Helena Wojtczak made railway history by becoming the first female train guard in 1978.
The first railway line to operate from Brighton went to Shoreham in 1840, with the London line opening in 1841. The connection to London and further afield opened up Brighton and other towns in Sussex and played a huge role in their development and growth. Despite their long presence in our lives, however, trains, railways and all related infrastructure are still seen by many as ‘men’s work.’
Also in 1978, some months after Wojtczak’s historic appointment, Karen Harrison, defying pressure to take on a clerical role instead, had become the first female assistant train driver. In 2005 Shoreham-by-Sea born Wojtczak , by now a published author with a degree in Social Sciences, traced the fascinating yet hidden history of women railway workers in her book ‘Railwaywomen: Exploitation, Betrayal and Triumph in the Workplace’. The book, launched at the House of Commons, was the first time a light had been shone on the women who, through the years, have quietly taken their place with men in keeping the country’s trains moving.
Various stories were pulled out of the shadows, from the early nineteenth century level crossing gatekeepers who worked round the clock in dangerous and miserable conditions, earning half the wage of their male counterparts, to the women who stepped into men’s shoes to operate power lathes, do electrical work and uncouple trains during the World Wars, to the remarkable Elizabeth Holman who managed to get a job as a navvy with the Great Western Railway in the 1850s by dressing as a man.
The book was sixteen years in the making and, with these women at last being given their due, Wojtczak is now considered the foremost authority on the history of women working on the railways in the country and has acted as a consultant historian to the National Railway Museum, making sure women’s voices are heard on projects and exhibitions. With Network Rail reporting that only 18% of its employees were female as recently as 2018, ‘Railwaywomen’ is still a poignant read.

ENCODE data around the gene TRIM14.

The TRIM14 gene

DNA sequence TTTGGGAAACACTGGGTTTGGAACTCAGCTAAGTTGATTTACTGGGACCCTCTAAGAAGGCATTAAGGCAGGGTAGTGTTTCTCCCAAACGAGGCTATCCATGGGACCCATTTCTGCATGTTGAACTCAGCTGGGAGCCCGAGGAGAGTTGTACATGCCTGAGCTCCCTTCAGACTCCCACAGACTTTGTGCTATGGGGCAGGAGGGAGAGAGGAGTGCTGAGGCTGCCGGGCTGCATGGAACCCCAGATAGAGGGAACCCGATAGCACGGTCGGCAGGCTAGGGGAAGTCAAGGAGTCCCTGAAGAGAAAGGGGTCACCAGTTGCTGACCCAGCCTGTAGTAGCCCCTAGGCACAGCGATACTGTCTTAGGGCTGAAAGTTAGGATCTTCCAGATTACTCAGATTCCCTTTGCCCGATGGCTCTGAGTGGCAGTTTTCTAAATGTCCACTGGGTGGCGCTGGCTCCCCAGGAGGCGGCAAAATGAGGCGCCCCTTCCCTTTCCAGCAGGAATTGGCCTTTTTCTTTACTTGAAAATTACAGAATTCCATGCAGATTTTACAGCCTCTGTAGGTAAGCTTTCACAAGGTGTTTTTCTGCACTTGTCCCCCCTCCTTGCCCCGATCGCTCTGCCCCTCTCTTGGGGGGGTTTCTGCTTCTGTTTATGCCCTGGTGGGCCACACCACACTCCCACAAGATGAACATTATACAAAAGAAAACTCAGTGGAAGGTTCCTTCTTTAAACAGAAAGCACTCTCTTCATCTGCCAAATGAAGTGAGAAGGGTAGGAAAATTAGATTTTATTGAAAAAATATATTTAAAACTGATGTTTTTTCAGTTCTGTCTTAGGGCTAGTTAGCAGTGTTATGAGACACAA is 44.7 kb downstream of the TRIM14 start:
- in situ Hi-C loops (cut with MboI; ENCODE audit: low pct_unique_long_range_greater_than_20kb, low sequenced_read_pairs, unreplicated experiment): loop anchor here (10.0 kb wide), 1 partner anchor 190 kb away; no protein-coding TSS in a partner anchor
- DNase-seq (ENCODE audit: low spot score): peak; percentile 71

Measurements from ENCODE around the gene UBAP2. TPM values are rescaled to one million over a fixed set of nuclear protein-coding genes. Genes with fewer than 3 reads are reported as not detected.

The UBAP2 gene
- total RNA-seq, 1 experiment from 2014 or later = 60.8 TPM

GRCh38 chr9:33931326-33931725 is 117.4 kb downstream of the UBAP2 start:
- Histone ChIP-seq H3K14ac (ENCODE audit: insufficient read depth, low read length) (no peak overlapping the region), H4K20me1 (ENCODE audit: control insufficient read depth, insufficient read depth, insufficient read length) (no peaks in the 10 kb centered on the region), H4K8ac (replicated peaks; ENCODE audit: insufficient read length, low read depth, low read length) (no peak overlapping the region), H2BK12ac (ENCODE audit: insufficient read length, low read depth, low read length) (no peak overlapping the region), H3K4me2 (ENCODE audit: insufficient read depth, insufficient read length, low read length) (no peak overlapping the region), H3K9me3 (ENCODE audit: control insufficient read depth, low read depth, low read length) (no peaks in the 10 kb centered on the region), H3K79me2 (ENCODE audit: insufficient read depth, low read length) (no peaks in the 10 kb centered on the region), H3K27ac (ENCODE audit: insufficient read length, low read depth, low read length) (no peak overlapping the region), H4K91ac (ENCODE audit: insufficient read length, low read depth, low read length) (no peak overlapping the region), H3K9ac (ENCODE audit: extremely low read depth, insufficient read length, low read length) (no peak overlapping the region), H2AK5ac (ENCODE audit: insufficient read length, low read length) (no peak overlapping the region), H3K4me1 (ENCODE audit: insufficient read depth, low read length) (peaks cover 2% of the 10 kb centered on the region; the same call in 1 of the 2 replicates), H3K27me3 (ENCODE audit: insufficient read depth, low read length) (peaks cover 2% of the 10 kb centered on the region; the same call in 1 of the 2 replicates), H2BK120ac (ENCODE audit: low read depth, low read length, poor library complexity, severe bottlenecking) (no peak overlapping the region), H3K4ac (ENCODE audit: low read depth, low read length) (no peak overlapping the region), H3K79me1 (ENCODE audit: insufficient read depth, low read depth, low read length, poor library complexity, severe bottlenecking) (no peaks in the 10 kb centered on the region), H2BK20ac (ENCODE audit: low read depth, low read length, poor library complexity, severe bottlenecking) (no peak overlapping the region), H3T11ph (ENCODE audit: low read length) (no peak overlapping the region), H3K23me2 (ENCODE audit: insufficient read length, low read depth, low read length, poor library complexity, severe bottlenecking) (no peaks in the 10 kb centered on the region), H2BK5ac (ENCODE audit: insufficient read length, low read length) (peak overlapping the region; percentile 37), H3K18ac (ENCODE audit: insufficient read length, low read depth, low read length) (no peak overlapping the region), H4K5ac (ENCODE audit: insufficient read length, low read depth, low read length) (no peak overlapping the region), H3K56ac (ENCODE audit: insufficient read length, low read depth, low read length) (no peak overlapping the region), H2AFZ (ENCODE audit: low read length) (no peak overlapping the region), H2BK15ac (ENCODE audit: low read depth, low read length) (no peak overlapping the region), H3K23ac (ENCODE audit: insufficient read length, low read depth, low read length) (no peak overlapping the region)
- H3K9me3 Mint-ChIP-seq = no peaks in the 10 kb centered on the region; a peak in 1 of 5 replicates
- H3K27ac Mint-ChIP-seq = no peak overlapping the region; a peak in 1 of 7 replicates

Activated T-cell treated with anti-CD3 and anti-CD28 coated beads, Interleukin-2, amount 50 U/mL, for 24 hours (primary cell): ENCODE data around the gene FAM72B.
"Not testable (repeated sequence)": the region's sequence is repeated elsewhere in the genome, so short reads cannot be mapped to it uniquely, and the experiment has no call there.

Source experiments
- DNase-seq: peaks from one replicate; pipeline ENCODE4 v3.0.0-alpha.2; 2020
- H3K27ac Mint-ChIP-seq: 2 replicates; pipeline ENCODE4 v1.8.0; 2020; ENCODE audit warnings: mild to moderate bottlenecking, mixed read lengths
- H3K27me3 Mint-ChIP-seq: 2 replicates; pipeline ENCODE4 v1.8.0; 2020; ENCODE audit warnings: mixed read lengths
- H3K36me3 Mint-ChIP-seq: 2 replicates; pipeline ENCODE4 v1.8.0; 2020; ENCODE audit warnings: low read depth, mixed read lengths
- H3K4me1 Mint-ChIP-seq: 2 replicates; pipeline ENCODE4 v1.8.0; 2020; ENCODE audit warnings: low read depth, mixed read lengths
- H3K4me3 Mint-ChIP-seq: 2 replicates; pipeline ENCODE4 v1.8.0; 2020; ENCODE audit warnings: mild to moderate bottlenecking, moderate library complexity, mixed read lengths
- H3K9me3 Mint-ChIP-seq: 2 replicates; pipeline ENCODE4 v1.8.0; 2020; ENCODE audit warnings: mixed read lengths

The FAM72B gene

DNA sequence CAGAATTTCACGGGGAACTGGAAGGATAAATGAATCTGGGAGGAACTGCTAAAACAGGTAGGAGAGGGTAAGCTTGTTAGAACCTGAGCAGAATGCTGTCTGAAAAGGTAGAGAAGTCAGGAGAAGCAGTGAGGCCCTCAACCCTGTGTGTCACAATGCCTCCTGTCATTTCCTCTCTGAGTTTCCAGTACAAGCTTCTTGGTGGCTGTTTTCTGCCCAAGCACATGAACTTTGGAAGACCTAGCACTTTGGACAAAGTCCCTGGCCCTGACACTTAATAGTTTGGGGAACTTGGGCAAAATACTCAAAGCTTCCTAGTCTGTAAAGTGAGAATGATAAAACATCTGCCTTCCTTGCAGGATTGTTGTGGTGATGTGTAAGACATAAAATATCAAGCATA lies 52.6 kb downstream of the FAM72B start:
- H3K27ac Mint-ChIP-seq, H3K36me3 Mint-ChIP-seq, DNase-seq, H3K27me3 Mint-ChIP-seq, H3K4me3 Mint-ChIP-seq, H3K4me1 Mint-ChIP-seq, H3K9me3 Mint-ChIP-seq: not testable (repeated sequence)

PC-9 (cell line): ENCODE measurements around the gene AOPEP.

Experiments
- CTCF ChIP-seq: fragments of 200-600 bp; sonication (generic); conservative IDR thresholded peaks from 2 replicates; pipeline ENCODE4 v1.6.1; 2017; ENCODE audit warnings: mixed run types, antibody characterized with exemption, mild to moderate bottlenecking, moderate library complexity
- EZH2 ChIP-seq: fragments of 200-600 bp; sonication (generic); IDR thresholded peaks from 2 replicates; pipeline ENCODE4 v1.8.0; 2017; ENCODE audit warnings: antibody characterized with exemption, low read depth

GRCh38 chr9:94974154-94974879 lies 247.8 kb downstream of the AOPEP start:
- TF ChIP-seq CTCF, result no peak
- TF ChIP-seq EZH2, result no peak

Railwaywomen aren’t the only ones that Wojtczak, who now lives in St Leonards, has pulled from the shadows. She has written a series of books that have allowed unknown and unheralded Sussex women to take their place in our rich local history. ‘Women of Victorian Sussex’ (2003) portrays the harsh realities of ordinary women – many of them too poor and unsung to have merited recording previously – living in Sussex in the nineteenth century, the type of work they did, the opportunities they had, the crimes they committed, and the laws that affected them. In 2002 Wojtczak championed unsung Sussex women by writing and producing an exhibition on Victorian working women for Hastings Museum.
The later ‘Notable Sussex Women’ (2008), is a compendium of women from all fields – from royalty to Suffragettes to pioneers in the fields of education, sport, the arts, politics and more – and is the go-to book of local women’s history. Flicking through a few pages of this and realising what a wealth of inventive and brave women to have connections with our county is a cheering read. Helena has written a number of other award winning books and has taught at the Universities of Brighton and Sussex. Her latest book, to be launched at the Burton’s St Leonards Society is ‘Strange Exits from Hastings’. For further information about Helena Wojtczak’s books go to hastingspress.co.uk
Written by social historian, Louise Peskett